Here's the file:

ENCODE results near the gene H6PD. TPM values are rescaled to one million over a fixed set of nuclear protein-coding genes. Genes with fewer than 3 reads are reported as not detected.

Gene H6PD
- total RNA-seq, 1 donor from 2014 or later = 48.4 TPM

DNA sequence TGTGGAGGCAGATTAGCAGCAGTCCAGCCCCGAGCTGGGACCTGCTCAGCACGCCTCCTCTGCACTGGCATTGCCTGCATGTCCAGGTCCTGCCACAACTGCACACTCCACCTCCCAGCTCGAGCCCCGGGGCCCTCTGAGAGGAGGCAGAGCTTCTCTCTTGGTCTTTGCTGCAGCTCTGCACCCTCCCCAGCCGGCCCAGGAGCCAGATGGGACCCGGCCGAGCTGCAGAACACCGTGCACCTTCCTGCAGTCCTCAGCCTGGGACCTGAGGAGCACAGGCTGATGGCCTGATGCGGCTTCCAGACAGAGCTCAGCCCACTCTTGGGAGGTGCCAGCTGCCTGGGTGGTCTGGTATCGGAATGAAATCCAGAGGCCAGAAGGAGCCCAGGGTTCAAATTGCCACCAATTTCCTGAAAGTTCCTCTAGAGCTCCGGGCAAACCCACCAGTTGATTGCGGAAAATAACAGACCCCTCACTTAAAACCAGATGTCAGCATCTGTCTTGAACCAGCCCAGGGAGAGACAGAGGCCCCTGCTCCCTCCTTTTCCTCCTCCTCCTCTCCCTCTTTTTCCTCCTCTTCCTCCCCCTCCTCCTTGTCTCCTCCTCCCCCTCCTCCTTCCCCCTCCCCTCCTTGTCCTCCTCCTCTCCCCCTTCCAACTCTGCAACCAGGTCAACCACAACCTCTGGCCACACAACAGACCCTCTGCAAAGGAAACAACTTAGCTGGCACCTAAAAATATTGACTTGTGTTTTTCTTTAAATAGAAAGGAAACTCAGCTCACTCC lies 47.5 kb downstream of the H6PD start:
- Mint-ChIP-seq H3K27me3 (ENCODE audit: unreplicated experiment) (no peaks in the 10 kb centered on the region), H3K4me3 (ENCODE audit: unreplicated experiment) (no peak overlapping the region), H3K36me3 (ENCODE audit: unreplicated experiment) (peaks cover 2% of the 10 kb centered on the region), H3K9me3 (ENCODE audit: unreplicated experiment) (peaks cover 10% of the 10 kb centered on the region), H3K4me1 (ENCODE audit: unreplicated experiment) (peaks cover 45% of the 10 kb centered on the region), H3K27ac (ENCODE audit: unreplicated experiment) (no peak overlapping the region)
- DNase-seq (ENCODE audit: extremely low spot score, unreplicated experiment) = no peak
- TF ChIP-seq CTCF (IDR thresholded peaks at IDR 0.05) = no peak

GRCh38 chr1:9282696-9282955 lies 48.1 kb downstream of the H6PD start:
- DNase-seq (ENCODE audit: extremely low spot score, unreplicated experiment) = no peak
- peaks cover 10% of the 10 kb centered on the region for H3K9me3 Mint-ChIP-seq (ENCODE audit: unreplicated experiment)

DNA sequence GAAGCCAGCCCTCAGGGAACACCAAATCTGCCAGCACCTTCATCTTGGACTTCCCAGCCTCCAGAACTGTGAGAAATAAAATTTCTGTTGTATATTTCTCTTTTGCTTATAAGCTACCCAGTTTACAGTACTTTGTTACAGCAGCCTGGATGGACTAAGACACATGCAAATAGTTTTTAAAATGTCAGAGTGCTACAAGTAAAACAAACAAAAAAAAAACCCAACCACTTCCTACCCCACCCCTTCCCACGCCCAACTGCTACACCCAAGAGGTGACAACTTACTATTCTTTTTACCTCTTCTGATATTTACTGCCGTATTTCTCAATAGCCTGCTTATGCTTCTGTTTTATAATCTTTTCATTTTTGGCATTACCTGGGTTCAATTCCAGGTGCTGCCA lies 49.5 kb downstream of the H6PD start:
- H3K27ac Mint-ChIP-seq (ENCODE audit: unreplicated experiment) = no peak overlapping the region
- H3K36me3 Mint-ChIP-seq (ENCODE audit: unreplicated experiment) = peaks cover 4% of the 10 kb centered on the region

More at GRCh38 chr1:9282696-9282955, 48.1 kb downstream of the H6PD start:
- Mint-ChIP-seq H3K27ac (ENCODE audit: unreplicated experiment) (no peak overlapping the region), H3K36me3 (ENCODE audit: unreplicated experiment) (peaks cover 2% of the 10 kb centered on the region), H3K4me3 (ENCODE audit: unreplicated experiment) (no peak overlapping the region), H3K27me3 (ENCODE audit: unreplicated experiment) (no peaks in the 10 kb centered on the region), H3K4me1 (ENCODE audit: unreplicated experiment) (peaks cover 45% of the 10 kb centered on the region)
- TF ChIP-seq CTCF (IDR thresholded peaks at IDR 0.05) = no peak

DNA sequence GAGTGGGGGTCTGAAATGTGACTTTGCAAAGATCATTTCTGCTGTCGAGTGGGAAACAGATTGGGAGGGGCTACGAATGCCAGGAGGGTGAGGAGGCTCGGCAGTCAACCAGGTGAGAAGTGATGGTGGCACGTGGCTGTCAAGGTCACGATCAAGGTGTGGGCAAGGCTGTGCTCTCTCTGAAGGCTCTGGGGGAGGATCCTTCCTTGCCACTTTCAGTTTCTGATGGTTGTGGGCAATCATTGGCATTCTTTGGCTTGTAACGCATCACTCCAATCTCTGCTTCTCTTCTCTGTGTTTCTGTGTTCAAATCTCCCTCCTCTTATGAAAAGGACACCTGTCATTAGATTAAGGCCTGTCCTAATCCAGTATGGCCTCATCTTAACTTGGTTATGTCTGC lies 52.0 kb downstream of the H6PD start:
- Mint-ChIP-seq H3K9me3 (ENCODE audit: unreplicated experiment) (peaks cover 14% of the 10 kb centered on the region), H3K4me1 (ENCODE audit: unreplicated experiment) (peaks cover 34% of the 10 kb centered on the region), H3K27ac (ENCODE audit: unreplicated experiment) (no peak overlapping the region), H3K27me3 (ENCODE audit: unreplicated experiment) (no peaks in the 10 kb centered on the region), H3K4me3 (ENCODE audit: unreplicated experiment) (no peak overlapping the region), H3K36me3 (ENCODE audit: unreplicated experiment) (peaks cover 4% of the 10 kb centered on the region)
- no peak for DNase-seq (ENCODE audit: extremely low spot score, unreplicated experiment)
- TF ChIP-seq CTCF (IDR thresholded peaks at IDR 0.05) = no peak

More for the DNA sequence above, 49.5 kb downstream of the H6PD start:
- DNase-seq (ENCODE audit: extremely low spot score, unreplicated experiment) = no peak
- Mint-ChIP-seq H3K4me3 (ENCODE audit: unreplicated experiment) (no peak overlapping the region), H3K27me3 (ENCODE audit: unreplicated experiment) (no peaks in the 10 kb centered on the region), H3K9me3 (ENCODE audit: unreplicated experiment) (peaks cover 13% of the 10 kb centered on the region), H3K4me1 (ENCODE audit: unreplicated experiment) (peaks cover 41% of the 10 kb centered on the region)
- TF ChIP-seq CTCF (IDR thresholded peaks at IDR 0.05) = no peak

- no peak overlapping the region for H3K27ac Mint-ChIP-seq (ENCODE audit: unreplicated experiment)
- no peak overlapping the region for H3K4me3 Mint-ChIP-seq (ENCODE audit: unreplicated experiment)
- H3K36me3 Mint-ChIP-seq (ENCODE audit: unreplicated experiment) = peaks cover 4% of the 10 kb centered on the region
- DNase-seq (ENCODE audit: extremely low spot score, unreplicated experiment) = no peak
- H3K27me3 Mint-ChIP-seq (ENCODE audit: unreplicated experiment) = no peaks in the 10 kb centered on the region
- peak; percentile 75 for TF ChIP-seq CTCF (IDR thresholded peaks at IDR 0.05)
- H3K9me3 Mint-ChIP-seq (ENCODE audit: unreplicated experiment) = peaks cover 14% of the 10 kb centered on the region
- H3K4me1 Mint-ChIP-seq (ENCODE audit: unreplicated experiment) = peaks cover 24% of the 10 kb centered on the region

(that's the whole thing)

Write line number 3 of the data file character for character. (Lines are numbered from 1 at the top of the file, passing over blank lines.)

- total RNA-seq, 1 donor from 2014 or later = 48.4 TPM